CAIRO: In the past couple of years, the world has lived through four crises: food, fuel, financial and flu, said Egypt’s Investment Minister Mahmoud Mohieldin.
The fuel crisis had a positive impact on oil-producing countries, he added. “The financial crisis will have the least impact in the short and medium term compared to the food crisis, and it is yet to be seen how the ensuing flu epidemic will unfold.
On a more positive note, “food prices have started to cool down as we expected, Mohieldin said, speaking at the Gulf-Egypt Investment Forum, which opened in Cairo Wednesday.
The conference set out to highlight opportunities and promote investment between Egypt and countries of the Gulf Cooperation Council (GCC): Bahrain, Kuwait, Oman, Qatar, Saudi Arabia and the United Arab Emirates.
Among the high-profile Arab investors in attendance were Mohamed Al-Rajhi, CEO of Al-Rajhi International for Investment, and Abdulrahim Hasan Naqi, secretary general of the Federation of GCC Chambers of Commerce.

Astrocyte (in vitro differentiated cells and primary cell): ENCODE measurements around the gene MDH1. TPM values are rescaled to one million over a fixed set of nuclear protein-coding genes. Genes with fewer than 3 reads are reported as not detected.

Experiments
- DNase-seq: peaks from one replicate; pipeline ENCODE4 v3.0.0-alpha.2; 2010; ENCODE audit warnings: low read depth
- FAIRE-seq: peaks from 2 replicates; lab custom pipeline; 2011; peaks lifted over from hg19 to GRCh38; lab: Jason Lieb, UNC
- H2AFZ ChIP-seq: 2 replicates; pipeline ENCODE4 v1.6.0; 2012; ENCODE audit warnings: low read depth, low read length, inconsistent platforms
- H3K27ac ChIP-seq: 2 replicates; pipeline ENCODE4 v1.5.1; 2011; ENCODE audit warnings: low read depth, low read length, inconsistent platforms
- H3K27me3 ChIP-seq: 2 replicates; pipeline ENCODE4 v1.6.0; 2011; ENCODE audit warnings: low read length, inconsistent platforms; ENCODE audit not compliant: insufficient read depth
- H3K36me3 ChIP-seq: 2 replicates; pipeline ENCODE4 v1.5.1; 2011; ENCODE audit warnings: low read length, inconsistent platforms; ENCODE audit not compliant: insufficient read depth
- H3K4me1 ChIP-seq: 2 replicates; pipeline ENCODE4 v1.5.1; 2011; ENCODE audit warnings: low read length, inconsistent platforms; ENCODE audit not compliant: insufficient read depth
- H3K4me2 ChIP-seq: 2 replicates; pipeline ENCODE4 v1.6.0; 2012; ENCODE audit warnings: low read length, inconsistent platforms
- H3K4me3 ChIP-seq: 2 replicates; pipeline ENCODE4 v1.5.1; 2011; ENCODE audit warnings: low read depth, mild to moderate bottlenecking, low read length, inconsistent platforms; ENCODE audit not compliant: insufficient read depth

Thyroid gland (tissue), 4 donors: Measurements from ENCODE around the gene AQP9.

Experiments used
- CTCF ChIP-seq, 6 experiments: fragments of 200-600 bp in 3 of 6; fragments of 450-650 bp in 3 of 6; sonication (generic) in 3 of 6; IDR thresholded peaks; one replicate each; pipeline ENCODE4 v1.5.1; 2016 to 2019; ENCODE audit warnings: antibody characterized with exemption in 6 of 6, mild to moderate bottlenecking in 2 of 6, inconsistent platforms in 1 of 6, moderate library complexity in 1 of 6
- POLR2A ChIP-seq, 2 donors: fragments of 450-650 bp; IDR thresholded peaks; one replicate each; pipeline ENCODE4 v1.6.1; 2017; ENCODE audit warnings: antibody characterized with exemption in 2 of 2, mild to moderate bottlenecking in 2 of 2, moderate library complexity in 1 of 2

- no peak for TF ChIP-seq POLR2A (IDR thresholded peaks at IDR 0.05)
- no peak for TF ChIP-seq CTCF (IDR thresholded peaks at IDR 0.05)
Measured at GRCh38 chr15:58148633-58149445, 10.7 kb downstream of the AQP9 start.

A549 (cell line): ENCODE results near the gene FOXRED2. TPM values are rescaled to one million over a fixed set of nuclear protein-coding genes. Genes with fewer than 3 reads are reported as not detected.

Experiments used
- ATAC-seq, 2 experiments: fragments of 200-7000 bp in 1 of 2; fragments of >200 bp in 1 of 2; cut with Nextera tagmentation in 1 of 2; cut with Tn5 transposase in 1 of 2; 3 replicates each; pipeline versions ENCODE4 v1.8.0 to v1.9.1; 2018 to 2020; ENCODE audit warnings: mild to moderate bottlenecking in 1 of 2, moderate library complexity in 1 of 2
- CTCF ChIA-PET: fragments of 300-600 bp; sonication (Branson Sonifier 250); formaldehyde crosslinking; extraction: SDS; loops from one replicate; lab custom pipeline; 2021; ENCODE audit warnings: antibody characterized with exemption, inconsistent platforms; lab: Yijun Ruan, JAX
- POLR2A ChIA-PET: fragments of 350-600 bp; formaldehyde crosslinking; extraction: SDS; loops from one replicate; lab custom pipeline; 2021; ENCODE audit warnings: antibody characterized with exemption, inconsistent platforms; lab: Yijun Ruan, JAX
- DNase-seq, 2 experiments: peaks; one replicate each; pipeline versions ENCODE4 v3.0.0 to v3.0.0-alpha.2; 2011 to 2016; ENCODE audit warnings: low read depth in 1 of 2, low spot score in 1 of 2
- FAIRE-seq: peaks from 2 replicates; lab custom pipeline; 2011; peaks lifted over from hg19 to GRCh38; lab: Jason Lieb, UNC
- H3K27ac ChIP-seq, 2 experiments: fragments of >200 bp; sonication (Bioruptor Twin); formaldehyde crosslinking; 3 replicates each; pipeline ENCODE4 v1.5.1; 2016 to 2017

The six GCC countries have contributed 35 percent of Egypt’s foreign direct investment – in terms of issued capital – since 1970, Mohieldin said.
Saudi-based Al-Rajhi International Investment is investing heavily in Egypt’s Toshka project. In May, the company announced plans to import agricultural equipment worth 187.5 million Saudi riyals ($50 million) for the Toshka agricultural project close to the Nile River in Egypt, Saudi-based Al Riyadh daily reported.
Al-Rajhi said it plans to cultivate cereals that include, among others, wheat and corn, in Toshka.
In his speech Gamal Byomi, head of Arab Investors Federation, told attendees to look into potentials investment in Egypt’s communication sector, which “grew at between 18 to 20 percent on the sustained level of demand over the past few years.
He also pointed to real estate, which is growing based on real demand.
“We are looking to investing in Arab countries – this is a top priority now for Arab investors, Naqi told Daily News Egypt, adding that while Egypt is one of the main destinations, “bureaucracy continues to be an obstacle.
Morocco, Algeria and Sudan also are attractive destinations for Arab investment.
Saudi Arabia has the loins’ share of Arab investments in Egypt, with 2,268 companies operating locally, followed by 664 companies from Kuwait, 456 from the UAE, 151 from Bahrain, 129 from Qatar and 43 from Oman.